re: Teenagers page 9

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If "negro" should be capitalized, then I'll capitalize it. Since "white" isn't capitalized when used to describe the white race, ... when describing the Negro/negro race. If it's a rule of some sort, though, I have no problem with changing this.

Not really a general rule, just a custom of the times. At some point it became standard to write "Negro", and I think "negro" was probably seen as disrespectful, though that's just a guess. It might have been a little like what later led to the contextual use of "African-American" a desire to have a term that was used like terms for other cognizable ethnic groups. That might have been why "Negro" at a certain point (1930s-1965?) came to be favored over "colored" and "black".
My primary observation is that using "the negro community" or "the Negro community" to describe area where negro/Negros

Oy!
lived in the 1940s seems more appropriate to me than the other choices.

But in 1940s usage no one would likely have said "the Negro community" to mean "place where Negroes lived", I suspect. Nor would they have used it the way I thought you were using it the modern use of "community" to mean "the group, with implications of close-knittedness".
Saying "the African-American community" in references to the 1940s is too much like saying "The unpaid crop harvesters of the southern plantations in the 1840s were supervised by the property-owning management teams". It's not a matter of politeness, but a matter of descriptive terminology.

I don't disagree, but I don't agree that using "the Negro community" makes sense, even if that usage of "community" was current then. "Negro" came to be seen as an offensive term after the 1960s, so you simply can't ignore that and start using "Negro" innocently again for historical flavor. That's why I suggested using "black" because in today's usage "black" remains, as it has been since the 1970s, the most neutral term for African-Americans. Using "black" might have seemed offensive in 1955 and silly in 1965 in similar historical-writing contexts I'm sure that "Negro" was the term that historians tended to use in the 1960s.
If "negro" should be capitalized, then I'll capitalize it. Since "white" isn't capitalized when used to describe the white race, ... when describing the Negro/negro race. If it's a rule of some sort, though, I have no problem with changing this.

The "rule" is this: "Negro" and "Caucasian" are capitalized; "black" and "white" are generally not.
My primary observation is that using "the negro community" or "the Negro community" to describe area where negro/Negros lived in ... 1840s were supervised by the property-owning management teams". It's not a matter of politeness, but a matter of descriptive terminology.

But it is a matter of correctness and politeness to capitalize what should be capitalized. Leaving "negro" uncapitalized can be seen as an intentional insult to those we call African Americans today.

By the way, I agreed with Sara that "community" sounds odd in "the Negro community." I cannot remember what term was used when I was a child (mid-to-late 1940s; 1950s) other than "niggertown," which sounds (and sounded) terrible. Was there a non-prejudicial term? Was "community" actually used? There was an area of Detroit called "Black Bottom," and there are some interesting articles at:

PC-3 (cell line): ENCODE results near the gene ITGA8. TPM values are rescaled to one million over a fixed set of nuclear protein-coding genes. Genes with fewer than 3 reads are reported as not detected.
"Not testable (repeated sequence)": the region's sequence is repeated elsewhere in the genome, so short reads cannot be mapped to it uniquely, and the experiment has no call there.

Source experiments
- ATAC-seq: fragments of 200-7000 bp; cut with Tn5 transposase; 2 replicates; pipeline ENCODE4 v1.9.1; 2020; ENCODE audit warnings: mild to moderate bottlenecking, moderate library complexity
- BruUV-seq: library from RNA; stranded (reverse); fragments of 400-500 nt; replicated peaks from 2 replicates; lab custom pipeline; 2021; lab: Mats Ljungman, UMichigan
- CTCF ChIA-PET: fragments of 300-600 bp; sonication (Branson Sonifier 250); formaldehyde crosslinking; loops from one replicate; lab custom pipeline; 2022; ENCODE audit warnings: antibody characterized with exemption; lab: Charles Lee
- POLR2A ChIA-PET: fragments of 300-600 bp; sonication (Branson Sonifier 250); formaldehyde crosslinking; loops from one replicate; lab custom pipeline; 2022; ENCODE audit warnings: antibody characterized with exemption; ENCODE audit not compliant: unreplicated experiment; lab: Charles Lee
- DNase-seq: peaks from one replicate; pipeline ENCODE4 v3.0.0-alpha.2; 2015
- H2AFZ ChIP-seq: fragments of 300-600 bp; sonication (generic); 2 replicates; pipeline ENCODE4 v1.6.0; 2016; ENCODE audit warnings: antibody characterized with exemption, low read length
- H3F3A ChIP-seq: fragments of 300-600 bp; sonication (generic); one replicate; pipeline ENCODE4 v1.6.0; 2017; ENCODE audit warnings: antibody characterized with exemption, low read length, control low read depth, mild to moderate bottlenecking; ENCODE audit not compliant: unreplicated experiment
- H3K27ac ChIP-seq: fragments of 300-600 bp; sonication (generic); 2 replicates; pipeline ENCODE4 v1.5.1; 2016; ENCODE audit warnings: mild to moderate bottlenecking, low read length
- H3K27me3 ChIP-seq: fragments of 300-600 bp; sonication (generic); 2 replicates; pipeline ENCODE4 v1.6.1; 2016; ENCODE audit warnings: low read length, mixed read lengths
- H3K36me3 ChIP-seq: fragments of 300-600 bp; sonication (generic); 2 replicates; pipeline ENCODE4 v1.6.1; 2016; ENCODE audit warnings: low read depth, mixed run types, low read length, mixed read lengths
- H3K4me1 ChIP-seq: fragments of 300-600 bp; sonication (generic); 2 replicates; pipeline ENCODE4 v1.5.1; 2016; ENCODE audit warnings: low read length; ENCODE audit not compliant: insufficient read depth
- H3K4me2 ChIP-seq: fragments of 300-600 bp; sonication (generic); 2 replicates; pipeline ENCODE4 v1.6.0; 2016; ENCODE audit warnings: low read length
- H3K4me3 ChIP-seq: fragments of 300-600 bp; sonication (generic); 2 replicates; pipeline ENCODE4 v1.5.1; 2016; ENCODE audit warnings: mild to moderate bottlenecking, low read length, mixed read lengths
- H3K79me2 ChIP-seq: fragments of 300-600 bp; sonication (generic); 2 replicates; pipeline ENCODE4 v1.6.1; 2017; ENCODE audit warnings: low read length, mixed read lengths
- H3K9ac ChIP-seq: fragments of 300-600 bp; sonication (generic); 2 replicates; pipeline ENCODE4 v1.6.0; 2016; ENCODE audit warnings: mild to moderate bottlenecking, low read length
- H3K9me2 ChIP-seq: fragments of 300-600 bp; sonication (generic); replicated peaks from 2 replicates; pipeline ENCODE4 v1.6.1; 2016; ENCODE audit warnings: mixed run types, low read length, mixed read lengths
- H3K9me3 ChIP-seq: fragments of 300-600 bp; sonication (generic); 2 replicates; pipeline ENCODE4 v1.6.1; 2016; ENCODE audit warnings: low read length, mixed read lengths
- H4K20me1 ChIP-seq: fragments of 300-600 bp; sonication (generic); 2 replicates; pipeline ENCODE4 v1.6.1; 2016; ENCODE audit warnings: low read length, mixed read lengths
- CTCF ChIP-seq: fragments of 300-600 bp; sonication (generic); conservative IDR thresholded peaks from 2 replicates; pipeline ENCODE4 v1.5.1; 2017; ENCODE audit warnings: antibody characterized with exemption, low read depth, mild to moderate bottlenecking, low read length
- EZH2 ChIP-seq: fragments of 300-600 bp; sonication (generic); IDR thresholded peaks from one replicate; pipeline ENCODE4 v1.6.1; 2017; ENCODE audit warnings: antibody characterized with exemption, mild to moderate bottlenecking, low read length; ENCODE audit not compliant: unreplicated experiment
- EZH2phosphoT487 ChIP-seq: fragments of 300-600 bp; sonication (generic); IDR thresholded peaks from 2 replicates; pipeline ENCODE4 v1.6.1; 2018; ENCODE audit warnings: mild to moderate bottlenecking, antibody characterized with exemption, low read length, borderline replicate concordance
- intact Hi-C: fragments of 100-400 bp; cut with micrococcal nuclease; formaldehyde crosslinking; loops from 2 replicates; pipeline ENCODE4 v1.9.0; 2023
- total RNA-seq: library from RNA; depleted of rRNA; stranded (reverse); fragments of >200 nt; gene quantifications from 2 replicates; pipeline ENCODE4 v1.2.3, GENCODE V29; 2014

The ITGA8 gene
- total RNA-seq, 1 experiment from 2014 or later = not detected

http://www.urbanmozaik.com/2002.january/jan02 fea detroit.html or http://tinyurl.com/5jykk
http://info.detnews.com/history/story/index.cfm?id=174&category=life or http://tinyurl.com/5bots
Both articles use "community," but both were written "after the fact," so to speak.
By the way, the first article, in Urban Mozaik, mentions that the "white flight" from the city began after the riots of 1967; to the best of my knowledge, whites started leaving the city in substantial numbers in the mid-1950s.
Maria Conlon, a resident of southeast Michigan (near Detroit).
Students: We have free audio pronunciation exercises.
If "negro" should be capitalized, then I'll capitalize it. Since ... some sort, though, I have no problem with changing this.

Not really a general rule, just a custom of the times.

A custom what which times? Who sets the customs, and how universally are they observed?
At some point it became standard to write "Negro", and I think "negro" was probably seen as disrespectful, though that's just a guess.

As a white person, I am fully prepared to admit that white people often say and write things that are unintentionally disrespectful when heard or read by non-white people. However - even though I am unable to research this in any way - I suspect that many of these "dis respecting" utterances are considered more disrespectful by skittish white folks that are loathe to insult their fellow man than they are by actual non-whites.
Few of us white folks will ever be able to understand what wounds the black man because we most often know only two types of black people: the chip-on-the-shoulder take-offense-at-anything type, and the let's-not-make-waves type that may be slightly or moderately offended but would prefer to shrug it off and not admit to being offended. Additionally, even if we know a black person well enough that he/she will be absolutely frank with us, that black person is still an individual that views things from his/her individual perspective and may not react to what is uttered the same as other black people.